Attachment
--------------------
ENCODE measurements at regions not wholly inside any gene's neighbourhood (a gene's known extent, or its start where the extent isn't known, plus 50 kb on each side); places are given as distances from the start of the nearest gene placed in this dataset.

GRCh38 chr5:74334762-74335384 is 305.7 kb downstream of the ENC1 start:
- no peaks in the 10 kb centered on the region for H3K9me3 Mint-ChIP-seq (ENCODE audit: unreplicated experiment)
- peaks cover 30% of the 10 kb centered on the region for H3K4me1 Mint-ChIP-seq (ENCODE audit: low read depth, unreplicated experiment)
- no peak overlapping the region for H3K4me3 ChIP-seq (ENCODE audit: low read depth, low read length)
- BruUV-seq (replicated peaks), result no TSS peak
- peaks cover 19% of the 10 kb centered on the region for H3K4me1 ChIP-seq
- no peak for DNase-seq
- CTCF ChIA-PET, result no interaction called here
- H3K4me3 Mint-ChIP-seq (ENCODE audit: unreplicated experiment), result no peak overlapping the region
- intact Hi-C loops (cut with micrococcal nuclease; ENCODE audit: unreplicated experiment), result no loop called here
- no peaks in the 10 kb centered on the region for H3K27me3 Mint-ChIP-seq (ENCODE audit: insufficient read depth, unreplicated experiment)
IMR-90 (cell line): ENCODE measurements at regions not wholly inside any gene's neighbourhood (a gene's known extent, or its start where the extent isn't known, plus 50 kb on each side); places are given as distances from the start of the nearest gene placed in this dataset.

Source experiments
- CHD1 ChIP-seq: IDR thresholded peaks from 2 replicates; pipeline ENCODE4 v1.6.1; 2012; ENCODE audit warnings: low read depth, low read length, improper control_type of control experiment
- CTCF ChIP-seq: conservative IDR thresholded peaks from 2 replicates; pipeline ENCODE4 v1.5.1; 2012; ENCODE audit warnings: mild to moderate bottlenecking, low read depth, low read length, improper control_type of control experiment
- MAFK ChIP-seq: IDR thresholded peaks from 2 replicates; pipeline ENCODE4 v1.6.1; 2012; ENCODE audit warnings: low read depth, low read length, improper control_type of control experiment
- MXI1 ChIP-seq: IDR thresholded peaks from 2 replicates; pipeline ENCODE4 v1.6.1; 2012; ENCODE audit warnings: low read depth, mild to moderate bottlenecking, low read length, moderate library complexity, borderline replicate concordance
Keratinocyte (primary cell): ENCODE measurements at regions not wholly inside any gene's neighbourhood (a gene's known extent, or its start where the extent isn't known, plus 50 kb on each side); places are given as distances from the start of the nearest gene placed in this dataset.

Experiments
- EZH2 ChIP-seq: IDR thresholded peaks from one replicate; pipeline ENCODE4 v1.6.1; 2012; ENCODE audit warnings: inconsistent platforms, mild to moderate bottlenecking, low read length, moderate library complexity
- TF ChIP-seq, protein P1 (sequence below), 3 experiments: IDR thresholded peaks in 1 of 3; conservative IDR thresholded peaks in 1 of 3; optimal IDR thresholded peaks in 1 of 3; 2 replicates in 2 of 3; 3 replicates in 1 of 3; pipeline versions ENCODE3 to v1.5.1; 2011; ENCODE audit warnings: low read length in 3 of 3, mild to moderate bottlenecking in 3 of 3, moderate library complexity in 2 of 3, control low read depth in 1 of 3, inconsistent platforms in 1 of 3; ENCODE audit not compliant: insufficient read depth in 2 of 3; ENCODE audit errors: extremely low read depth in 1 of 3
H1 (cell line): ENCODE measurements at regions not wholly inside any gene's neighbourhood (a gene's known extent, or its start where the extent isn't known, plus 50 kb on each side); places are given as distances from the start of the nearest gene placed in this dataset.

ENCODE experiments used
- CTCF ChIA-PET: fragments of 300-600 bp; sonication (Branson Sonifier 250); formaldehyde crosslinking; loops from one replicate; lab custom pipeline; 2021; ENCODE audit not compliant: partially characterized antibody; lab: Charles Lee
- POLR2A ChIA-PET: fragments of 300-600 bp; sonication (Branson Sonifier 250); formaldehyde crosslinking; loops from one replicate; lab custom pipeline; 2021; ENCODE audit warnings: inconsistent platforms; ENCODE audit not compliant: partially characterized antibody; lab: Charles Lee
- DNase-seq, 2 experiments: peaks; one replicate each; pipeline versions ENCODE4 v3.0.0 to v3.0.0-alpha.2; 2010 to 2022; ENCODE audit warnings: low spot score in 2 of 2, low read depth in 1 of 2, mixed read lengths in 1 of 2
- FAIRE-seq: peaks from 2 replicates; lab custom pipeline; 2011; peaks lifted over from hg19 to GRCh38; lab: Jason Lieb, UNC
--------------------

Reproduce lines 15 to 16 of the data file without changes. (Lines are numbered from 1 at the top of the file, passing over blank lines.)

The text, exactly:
- CHD1 ChIP-seq: IDR thresholded peaks from 2 replicates; pipeline ENCODE4 v1.6.1; 2012; ENCODE audit warnings: low read depth, low read length, improper control_type of control experiment
- CTCF ChIP-seq: conservative IDR thresholded peaks from 2 replicates; pipeline ENCODE4 v1.5.1; 2012; ENCODE audit warnings: mild to moderate bottlenecking, low read depth, low read length, improper control_type of control experiment